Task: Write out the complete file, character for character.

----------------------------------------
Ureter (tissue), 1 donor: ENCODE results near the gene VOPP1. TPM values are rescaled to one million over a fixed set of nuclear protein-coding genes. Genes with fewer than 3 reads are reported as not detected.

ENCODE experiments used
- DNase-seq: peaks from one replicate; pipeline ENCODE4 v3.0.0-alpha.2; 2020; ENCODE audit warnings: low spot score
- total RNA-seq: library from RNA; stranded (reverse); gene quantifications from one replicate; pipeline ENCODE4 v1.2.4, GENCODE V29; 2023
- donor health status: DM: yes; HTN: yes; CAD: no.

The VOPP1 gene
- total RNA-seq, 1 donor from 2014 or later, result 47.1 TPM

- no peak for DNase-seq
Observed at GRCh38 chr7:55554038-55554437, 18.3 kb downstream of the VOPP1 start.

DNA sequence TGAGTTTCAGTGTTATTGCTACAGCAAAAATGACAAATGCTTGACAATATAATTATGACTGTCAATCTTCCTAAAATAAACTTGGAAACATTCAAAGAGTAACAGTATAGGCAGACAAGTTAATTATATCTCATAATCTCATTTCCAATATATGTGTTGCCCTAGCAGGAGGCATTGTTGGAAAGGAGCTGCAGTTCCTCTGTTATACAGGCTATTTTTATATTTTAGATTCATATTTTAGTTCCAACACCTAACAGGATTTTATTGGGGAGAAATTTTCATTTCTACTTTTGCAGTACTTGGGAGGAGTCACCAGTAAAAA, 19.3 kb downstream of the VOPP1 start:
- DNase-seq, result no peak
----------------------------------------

Ureter (tissue), 1 donor: ENCODE results near the gene VOPP1. TPM values are rescaled to one million over a fixed set of nuclear protein-coding genes. Genes with fewer than 3 reads are reported as not detected.

ENCODE experiments used
- DNase-seq: peaks from one replicate; pipeline ENCODE4 v3.0.0-alpha.2; 2020; ENCODE audit warnings: low spot score
- total RNA-seq: library from RNA; stranded (reverse); gene quantifications from one replicate; pipeline ENCODE4 v1.2.4, GENCODE V29; 2023
- donor health status: DM: yes; HTN: yes; CAD: no.

The VOPP1 gene
- total RNA-seq, 1 donor from 2014 or later, result 47.1 TPM

- no peak for DNase-seq
Observed at GRCh38 chr7:55554038-55554437, 18.3 kb downstream of the VOPP1 start.

DNA sequence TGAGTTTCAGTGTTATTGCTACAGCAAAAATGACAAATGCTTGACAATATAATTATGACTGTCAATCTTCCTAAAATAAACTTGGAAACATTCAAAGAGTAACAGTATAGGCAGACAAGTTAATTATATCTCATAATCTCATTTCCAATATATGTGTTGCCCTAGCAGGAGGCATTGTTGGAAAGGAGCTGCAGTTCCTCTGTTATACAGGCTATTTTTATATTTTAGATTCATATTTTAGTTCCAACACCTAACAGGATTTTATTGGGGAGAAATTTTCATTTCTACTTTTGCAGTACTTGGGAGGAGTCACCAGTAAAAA, 19.3 kb downstream of the VOPP1 start:
- DNase-seq, result no peak